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CS 103

Introductory Programming for

Engineers and Scientists
Summer 2015


Slides will be available on Blackboard after class

Course Staff: Instructor

Dr. Robert Tairas
377 Jacobs Hall
Office Hours
Mondays Thursdays, 3:10 pm 4:00 pm
By appointment

Course Staff: Teaching Assistant

Yi Dong
Office hours in FGH 258:

Mondays - Thursdays: 3:15 pm - 4:30 pm


By our very own Dr. J.

Michael Fitzpatrick and
Dr. Akos Ledeczi
Available to purchase as
an iBook (Mac) or PDF

Objectives and Methodology

To introduce non-computer science students to

the analysis, design, implementation, testing,
and debugging of programs
Emphasis on using programming techniques to
solve problems

The programming language used is MATLAB

Course Management

All course information will be on Blackboard
Sign up for Piazza

You should have received an e-mail invitation

Ask questions
Answer questions
Follow specified rules (no sharing of code)

Course Elements

Good old boring lecture

Class notes (highlights), slides, and code examples
will be available on Blackboard after every class
Do not print out lecture notes on lab printers

In-class exercises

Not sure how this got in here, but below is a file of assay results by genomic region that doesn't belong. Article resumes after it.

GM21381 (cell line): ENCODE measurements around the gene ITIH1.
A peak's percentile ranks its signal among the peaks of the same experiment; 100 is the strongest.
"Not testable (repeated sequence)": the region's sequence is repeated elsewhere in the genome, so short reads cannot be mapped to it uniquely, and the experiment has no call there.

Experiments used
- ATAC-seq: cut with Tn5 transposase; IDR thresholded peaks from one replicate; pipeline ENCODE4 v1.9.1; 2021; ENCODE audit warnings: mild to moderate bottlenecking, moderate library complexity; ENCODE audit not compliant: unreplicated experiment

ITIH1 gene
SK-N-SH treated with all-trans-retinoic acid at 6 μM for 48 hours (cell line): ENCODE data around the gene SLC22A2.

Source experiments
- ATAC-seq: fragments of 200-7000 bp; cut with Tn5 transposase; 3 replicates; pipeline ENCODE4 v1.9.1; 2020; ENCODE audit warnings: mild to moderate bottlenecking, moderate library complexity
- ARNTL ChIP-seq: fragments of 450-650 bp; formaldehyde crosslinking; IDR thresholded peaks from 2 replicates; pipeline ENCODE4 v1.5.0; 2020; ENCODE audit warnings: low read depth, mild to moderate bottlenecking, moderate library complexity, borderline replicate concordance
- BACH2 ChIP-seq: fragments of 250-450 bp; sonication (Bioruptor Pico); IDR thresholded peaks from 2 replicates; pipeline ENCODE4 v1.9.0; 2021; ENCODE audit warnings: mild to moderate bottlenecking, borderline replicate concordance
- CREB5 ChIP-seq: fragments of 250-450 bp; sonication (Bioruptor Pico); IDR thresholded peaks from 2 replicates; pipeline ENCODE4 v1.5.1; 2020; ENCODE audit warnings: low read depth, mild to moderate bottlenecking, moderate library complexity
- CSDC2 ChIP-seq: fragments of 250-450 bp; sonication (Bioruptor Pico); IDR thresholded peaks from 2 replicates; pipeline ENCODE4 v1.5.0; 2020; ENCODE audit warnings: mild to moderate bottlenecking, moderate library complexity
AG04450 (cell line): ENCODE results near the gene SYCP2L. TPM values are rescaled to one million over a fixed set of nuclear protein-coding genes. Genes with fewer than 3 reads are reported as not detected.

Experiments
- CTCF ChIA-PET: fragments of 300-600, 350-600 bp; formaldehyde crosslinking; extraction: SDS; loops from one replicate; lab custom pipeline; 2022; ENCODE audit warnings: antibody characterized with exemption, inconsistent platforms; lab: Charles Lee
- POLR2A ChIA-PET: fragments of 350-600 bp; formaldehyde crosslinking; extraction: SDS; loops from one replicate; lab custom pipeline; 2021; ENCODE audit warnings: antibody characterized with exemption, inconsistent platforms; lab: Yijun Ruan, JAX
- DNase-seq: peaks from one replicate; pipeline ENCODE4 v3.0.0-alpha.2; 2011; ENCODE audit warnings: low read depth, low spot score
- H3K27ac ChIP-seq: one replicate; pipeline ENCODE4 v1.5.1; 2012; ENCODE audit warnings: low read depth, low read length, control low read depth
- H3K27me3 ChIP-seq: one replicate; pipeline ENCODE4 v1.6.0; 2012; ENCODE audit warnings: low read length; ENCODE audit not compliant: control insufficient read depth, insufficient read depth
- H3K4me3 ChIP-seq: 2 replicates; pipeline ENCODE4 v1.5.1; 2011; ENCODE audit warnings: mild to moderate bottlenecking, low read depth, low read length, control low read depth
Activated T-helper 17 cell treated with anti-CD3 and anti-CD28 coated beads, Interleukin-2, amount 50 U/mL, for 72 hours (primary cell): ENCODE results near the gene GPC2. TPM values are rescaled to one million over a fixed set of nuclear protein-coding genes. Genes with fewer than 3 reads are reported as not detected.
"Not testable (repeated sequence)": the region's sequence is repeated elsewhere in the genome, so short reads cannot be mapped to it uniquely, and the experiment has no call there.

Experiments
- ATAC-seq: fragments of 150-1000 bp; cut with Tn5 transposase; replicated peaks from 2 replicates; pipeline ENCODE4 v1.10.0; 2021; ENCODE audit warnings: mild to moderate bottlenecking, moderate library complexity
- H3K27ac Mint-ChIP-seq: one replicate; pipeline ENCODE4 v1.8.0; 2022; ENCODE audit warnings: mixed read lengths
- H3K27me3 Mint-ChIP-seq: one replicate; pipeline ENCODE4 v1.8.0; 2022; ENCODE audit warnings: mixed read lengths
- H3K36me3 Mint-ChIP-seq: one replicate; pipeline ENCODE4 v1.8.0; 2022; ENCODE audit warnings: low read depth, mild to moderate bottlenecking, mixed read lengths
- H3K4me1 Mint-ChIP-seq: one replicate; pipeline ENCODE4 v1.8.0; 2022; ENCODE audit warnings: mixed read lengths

The only way to learn this is by practicing it
Use opportunity to try out what you have just
Quickly realize if you do not understand something
Ask questions

Course Elements

Homework assignments (4 total)

Individual work only
Assigned every Tuesday
Start working ASAP as the material is presented
Will help you get prepared for the exams

Two free late days

Use it to extend a deadline by 24 hours
Use carefully, they are meant for unforeseen

Course Elements
Exams (5 total)

Every Friday (except Exam 5 on Thursday)

Exam 5 is your last exam
No final exam in this course


Exam 1
Exam 2
Exam 3
Exam 4
Exam 5

Two lowest scores:
10% (each) of final grade
Three remaining scores:
15% (each) of final grade
35% of final grade

Honor Code

The Vanderbilt Honor Code governs all work in

this course
If you have questions ask your instructor or visit
the Honor Council website

Honor Code

You are not allowed to ask anyone, e.g.:

How did you do number 4?
What kind of loop did you use on number 4?
Will you look at my code for number 4 and help me